China will likely have a stockpile of 1,500 nuclear warheads by 2035 if it continues with its current nuclear buildup pace, according to a report by the Pentagon. 

Calvin Yang

30 Nov 2022 07:20PM(Updated: 30 Nov 2022 08:36PM)

SINGAPORE: Concerned with various alliances forming in its backyard, China may take on a more offensive nuclear posture, said a defence analyst on Wednesday (Nov 30).

Beijing “has to adopt a more offensive stance with regards to the use of its nuclear weapons”, as the geostrategic environment around China continues to change dramatically, said Mr Ridzwan Rahmat, principal defence analyst at defence intelligence company Janes.

According to a report out of the United States, China will likely have a stockpile of 1,500 nuclear warheads by 2035 if it continues with its current nuclear buildup pace. 

The figures released by the Pentagon on Tuesday underscore mounting concerns over China’s intentions for its expanding nuclear arsenal, with a US official stating that the Asian superpower has a rapid buildup too substantial to keep under wraps. 

China is worried about the type of alliances that are currently forming in its backyard, Mr Ridzwan told CNA’s Asia Now.

This includes the AUKUS trilateral security pact between Australia, Britain and the US, which facilitates cooperation on security issues in the Indo-Pacific.

It will equip Australia with nuclear-powered submarines, which China views as a hostile move and has repeatedly criticised as an act of nuclear proliferation. 

“I think the Chinese nuclear programme has evolved, from a point where it was purely a defensive weapon to a point where it’s now being postured as a weapon to preempt any hostile activities surrounding that particular region,” said Mr Ridzwan. 

When its nuclear programme started more than 50 years ago, the preoccupation in China’s strategic calculations was the reunification with Taiwan and to ensure that its territorial sovereignty was not violated, he said.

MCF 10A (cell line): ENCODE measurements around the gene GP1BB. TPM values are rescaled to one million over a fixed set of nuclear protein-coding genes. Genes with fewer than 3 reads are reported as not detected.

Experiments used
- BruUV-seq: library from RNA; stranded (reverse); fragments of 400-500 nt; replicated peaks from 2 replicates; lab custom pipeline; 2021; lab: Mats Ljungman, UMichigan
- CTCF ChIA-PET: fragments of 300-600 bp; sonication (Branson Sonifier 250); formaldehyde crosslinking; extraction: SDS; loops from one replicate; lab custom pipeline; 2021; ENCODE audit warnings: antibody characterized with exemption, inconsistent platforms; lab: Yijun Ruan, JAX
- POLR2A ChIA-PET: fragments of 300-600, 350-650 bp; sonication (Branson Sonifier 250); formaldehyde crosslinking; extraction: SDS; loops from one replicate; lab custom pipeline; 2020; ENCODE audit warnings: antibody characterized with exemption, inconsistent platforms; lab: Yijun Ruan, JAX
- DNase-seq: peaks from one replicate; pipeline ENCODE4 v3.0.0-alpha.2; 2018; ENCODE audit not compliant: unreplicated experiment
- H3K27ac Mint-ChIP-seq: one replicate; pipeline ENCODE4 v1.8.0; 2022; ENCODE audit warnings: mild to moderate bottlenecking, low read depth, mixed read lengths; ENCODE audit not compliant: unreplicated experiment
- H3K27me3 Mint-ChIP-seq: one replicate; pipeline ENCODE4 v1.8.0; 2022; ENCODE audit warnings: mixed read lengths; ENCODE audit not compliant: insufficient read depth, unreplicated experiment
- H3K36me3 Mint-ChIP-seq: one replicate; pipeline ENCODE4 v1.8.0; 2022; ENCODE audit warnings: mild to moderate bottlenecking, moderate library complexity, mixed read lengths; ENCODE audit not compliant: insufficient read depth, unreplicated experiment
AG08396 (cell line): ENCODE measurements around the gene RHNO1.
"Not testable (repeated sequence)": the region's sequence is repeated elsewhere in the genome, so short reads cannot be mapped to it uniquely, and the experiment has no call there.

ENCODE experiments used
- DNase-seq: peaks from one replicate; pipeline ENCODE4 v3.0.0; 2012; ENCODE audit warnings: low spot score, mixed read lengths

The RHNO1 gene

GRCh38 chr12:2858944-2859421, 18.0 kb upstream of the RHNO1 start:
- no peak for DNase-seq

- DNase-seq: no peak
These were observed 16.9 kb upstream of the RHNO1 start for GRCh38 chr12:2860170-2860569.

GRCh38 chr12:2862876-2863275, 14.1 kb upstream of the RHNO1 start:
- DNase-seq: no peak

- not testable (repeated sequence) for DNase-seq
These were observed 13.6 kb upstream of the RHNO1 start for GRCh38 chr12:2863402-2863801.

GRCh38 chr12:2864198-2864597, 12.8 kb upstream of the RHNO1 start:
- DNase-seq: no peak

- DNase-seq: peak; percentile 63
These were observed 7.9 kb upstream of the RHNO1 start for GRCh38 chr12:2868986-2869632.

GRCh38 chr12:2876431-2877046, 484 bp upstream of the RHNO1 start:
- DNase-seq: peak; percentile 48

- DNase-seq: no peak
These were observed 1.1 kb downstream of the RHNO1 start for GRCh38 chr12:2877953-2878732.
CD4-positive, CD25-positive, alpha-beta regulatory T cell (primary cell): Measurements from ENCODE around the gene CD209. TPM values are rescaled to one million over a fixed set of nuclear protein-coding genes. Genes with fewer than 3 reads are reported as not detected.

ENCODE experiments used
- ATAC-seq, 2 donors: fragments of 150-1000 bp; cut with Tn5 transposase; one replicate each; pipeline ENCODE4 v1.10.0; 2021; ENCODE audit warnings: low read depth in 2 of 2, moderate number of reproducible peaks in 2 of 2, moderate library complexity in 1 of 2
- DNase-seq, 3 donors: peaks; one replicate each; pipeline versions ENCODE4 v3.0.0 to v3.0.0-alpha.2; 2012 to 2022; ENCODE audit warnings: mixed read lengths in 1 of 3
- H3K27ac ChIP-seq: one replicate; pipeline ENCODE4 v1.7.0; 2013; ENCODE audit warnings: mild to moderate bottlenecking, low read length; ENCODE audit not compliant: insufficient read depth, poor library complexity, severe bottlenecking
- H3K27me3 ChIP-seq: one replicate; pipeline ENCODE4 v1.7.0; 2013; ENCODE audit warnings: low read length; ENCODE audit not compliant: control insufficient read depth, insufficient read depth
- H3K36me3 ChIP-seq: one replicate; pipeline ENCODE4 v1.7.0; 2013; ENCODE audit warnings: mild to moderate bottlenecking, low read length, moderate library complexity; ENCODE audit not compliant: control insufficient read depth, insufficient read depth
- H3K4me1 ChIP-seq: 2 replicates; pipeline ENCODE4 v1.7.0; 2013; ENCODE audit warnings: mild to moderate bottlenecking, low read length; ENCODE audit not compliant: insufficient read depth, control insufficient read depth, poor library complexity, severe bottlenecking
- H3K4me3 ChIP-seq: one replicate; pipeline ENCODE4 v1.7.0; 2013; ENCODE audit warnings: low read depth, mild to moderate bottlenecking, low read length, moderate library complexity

“The nuclear weapon was viewed, at that point of time, as something that might guarantee its survival.”

However, the dynamics have since shifted, with observers calling China’s rapid military buildup as a strategic breakout from its minimum deterrence nuclear posture. 

The Pentagon’s latest annual report on China’s military said the country currently has a nuclear stockpile of more than 400 warheads.

The estimate for 2035 was based on an unchanged pace of military buildup, a US official said after the report was released. 

CHINA TO BOOST ITS STRATEGIC DETERRENT

China had said that its arsenal is dwarfed by those of the US and Russia, and that it is ready for dialogue, but only if Washington reduces its nuclear stockpile to China’s level.

During the Communist Party Congress in October, Chinese President Xi Jinping noted that China would boost its strategic deterrent, a term typically used to describe nuclear weapons.

The Pentagon’s report reiterated concerns about mounting pressure by Beijing on Taiwan, but Washington does not see an invasion of the island as imminent.

Mr Ridzwan believes any reunification attempts with Taiwan will “probably be carried out by conventional forces rather than nuclear forces”. 

“While the Taiwan Strait crisis itself is the catalyst for China’s nuclear programme, I don’t think it will be the tool that China will deploy in the event that it needs to reunify with Taiwan by force,” he added.